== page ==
Flat Creek File – Goodbye to an Old Friend
(The Flat Creek File appears quarterly in Kentucky’s Goat News – This is a reprint from the July 2009 edition)
I’ve mentioned in this column before that one of the things I like most about being involved in the goat and sheep industries is the people I meet. Some of them have become far more than business associates. Many have become close personal friends.
Such was the case with former American Meat Goat Association president Marvin Shurley and his wonderful wife, Wanda. I had corresponded with Marvin for some time before we actually met, but during that first face to face encounter we developed a bond that was nearly unexplainable. Perhaps it was shared interests, but I think it went deeper than that – we genuinely liked each other and, through the years of our association, grew closer and closer. The miles between Marvin’s ranch in Sonora, Texas and our place on Flat Creek were bridged by phone calls and e-mails and, thanks to the industry, we were able to get together a few times a year at livestock functions. The bond just grew stronger and stronger.
I last saw Marvin at the 2008 ASI Spring Tour in Washington DC. We shared a taxi to back Regan airport and said our so-longs, fully expecting to get together again on down the road. Shortly after, the shocking news came that tumors had developed on his brain. Then the cancer metastasized and insidiously spread though his body. We lost Marvin on April 20 in Tulsa, Oklahoma, as he was undergoing an aggressive treatment for his illness. Just over a week later I was back in DC for the 2009 ASI Spring Tour, but it just wasn’t the same without Marvin.
Shortly after learning he had cancer and before the disease robbed him of his strength, Marvin began to complete his “bucket list.” I recall an excited phone call (as excited as Marvin ever got) about 7:00 one Saturday morning, telling me he had successfully booked an elk hunt he’d been putting off for some time. A few weeks later he e-mailed me some photos of him grinning over the rack of one the biggest trophy elk I’ve ever seen. Marvin never did anything half-way.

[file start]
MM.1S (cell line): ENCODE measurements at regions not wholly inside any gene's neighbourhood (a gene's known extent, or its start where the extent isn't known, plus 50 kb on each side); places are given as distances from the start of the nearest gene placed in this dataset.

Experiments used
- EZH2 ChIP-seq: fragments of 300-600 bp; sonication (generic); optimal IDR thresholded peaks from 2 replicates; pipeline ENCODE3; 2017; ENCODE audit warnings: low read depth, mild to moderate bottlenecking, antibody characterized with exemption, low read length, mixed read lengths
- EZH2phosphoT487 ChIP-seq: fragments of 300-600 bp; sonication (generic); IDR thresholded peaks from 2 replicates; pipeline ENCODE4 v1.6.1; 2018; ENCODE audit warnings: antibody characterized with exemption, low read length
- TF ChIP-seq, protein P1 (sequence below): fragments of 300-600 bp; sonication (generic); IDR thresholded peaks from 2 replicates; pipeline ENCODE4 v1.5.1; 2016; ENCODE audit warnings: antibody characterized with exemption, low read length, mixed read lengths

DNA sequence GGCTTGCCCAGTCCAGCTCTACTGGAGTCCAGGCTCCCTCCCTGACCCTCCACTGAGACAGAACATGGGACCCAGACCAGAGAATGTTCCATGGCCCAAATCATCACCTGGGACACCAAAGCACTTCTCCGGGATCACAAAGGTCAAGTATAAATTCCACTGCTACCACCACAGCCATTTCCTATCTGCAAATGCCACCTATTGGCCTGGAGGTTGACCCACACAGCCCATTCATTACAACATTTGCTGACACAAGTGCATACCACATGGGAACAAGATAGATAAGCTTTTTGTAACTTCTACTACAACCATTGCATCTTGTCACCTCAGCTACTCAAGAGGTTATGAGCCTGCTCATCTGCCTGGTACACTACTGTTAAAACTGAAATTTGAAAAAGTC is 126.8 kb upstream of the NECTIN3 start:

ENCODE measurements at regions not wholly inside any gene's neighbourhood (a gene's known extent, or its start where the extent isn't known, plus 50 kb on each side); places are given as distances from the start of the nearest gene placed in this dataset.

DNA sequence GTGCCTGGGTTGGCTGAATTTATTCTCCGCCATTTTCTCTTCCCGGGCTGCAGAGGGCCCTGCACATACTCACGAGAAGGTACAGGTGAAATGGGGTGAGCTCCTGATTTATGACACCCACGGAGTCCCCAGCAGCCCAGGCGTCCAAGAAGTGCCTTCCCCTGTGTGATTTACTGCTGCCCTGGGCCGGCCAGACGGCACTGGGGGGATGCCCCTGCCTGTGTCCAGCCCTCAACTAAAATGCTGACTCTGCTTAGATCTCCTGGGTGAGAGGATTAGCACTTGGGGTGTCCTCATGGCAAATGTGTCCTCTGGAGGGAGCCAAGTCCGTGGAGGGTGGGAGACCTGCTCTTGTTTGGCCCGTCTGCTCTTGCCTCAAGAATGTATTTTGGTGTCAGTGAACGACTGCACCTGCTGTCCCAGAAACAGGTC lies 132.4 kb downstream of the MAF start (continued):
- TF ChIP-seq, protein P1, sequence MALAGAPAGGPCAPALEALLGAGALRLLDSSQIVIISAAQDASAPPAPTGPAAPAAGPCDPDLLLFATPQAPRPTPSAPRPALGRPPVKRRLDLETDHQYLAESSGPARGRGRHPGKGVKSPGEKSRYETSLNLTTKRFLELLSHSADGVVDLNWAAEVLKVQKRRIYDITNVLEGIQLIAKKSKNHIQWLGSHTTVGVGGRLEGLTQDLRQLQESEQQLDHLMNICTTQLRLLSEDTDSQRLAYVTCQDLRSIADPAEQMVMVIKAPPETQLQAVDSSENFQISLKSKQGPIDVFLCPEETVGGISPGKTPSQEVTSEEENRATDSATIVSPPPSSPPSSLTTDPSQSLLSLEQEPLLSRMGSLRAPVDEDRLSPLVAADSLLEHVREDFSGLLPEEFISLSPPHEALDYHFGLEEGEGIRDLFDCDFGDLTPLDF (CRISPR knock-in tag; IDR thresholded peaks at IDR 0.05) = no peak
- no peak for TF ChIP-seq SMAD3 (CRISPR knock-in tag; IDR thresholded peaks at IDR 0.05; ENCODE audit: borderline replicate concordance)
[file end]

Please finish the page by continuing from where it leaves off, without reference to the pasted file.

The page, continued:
With Marvin’s death, the most knowledgeable and influential voice in the entire goat industry was stilled. Though few knew it, many of the actions and events that have shaped the industry thus far were the direct result of Marvin’s passion and persistence. Others will rise to champion the cause of the lowly goat, but none will replace my dedicated dear friend. If I can do nothing else in his memory, I will continue to pursue his goal of a united industry through the establishment of the American Goat Federation. As I write, an interim board of directors is being selected to set the course for the future of the AGF. The fulfillment of his dream is in sight.
It has taken a while for me to be able to write these few reflections. Even now, emotions and memories come flooding back making this all the more difficult. However, it was a true blessing to enjoy his council and companionship, even for such a brief period. Farewell, dear friend.